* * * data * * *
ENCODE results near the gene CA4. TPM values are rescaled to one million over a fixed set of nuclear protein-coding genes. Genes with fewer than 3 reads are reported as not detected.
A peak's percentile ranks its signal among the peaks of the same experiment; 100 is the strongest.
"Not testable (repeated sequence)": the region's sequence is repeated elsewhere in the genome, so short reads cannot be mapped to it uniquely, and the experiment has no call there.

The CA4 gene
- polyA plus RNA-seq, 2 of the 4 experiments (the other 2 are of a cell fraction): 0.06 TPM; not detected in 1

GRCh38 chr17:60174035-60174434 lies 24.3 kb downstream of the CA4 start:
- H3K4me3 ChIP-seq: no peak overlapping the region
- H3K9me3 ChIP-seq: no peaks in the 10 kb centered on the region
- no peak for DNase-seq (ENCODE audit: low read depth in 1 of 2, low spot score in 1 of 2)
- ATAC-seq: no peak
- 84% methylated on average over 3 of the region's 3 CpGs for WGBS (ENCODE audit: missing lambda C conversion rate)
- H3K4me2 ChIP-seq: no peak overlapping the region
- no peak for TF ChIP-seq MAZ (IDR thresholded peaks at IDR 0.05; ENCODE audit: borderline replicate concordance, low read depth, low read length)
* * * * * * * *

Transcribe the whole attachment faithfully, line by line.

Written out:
ENCODE results near the gene CA4. TPM values are rescaled to one million over a fixed set of nuclear protein-coding genes. Genes with fewer than 3 reads are reported as not detected.
A peak's percentile ranks its signal among the peaks of the same experiment; 100 is the strongest.
"Not testable (repeated sequence)": the region's sequence is repeated elsewhere in the genome, so short reads cannot be mapped to it uniquely, and the experiment has no call there.

The CA4 gene
- polyA plus RNA-seq, 2 of the 4 experiments (the other 2 are of a cell fraction): 0.06 TPM; not detected in 1

GRCh38 chr17:60174035-60174434 lies 24.3 kb downstream of the CA4 start:
- H3K4me3 ChIP-seq: no peak overlapping the region
- H3K9me3 ChIP-seq: no peaks in the 10 kb centered on the region
- no peak for DNase-seq (ENCODE audit: low read depth in 1 of 2, low spot score in 1 of 2)
- ATAC-seq: no peak
- 84% methylated on average over 3 of the region's 3 CpGs for WGBS (ENCODE audit: missing lambda C conversion rate)
- H3K4me2 ChIP-seq: no peak overlapping the region
- no peak for TF ChIP-seq MAZ (IDR thresholded peaks at IDR 0.05; ENCODE audit: borderline replicate concordance, low read depth, low read length)